MK: I can’t wait to go into rehearsal so I can see how it turns out. Now let’s talk about your return to STC. This is months before you go into rehearsal, but I know you’ve been thinking about The Merchant of Venice. What interests you about doing the play now?

EM: That’s a good question, and part of that same question is why is it the most popular Shakespeare play of 2010–2011? Some of it has to do with cycling through the repertory, but there must be something going on, I think, which has to do with property and commerce and business. Everything in this play is commodified. People are reduced to their wealth, and wealth is the measure of all things. There must be something in our

society that wants to consider that. I remember a book that you told me to read that you were interviewed in called On Directing Shakespeare. Do you remember this book?

 

MK: Well, it’s the only book I’m in, so of course I remember it.

EM: It’s a great book, we should sell it in the lobby. The author said that there are four ways of doing Shakespeare: Do it in Elizabethan period, do it in a period analogy and set it somewhere else, do it in a no-period time, or do it contemporary. What we’ve settled on is the Lower East Side of New York City in the 1920s. I was looking for a place that was analogous to what Venice meant to Shakespeare—which was the most polyglot, cosmopolitan place where cultures were colliding and everyone was trying to figure out currencies to deal with one another—and the currencies they are settling on are all financial.

 

MK: What is it about the 1920s? Did you set it there because it was an “up” period before the economy fell apart?

EM: Your first question was “Why Merchant now?” and it must have something to do with the collapse of our economy. When there are fewer crumbs for us to fight over, we are more tempted to fight over them in ways that poison us and make us think about ourselves as separate groups. So, I think there’s definitely that element: that the 1920s are on the precipice of something that none of these people know is coming.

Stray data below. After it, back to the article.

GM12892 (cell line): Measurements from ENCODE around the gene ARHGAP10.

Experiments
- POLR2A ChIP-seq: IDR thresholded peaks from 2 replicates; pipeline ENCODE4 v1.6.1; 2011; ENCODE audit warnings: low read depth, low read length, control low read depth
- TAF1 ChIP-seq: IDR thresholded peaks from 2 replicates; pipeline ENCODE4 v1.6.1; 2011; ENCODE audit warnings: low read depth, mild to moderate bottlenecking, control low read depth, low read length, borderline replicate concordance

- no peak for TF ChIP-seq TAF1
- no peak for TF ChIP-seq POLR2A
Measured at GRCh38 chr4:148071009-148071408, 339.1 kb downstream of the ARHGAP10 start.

MK: For a long time, people didn’t want to go to [Merchant] because they considered it anti-Semitic. Here in 2011, what do you think?

EM: There’s an element of that in there, a part of the play that makes it very dangerous. It’s a world where everyone is a little bit racist or a little bit bigoted or a little bit sexist or a little bit homophobic. Actually, every single character expresses some version of this. I’m convinced that Shakespeare knew what he was doing.

 

MK: I think that you’re right. I think that Shakespeare is examining prejudices, including anti-Semitism. But that does not make the play anti-Semitic. That extraordinary speech that Shylock has, “hath not a Jew eyes,” cannot have been written by a person who is anti-Semitic.

EM: It cannot be.

 

MK: It humanizes what was a comic villain. All you have to do is look at Marlowe’s The Jew of Malta.

EM: To Barabas.

 

MK: He’s a very arch comic villain who kills everybody. You can see the difference when looking at Shakespeare’s writing.

EM: I also think Antonio and Shylock are birds of a feather. And with Derek Smith as Antonio, paired with Mark

Nelson as our Shylock, I consciously wanted them to both be a little bit younger than what is often the case, a little closer to the age that they might actually have been. But I also feel that but for a trick of birth, either one of them could be the other one.

 

MK: I think that’s a wonderful idea. I think that’s why Shakespeare felt it okay to call the play The Merchant of Venice. That refers to Antonio, but he didn’t call the play Antonio and he didn’t call it Shylock.

EM: Because they’re both merchants.

 

MK: Since you were at the theatre last we’ve finally gotten rid of the sand from The Persians. You’ve been so busy since you were here, you’re now doing Arms and the Man at Guthrie Theater, and you’re about to do A Time To Kill at Arena Stage, which is a modern play. Do you enjoy going back and forth between the different genres of the theatre?

EM: It’s my favorite thing. The same year I did Ion I did two world premieres and a musical. You taught me this, but I find as a director, doing each kind informs the other. I don’t actually treat a contemporary play all that differently than I treat a Shakespeare play. It’s funny, because the play at Arena is another trial play. So, I’m going to be “trial-scened out”.

 

MK: Well, I’m looking forward to seeing Merchant.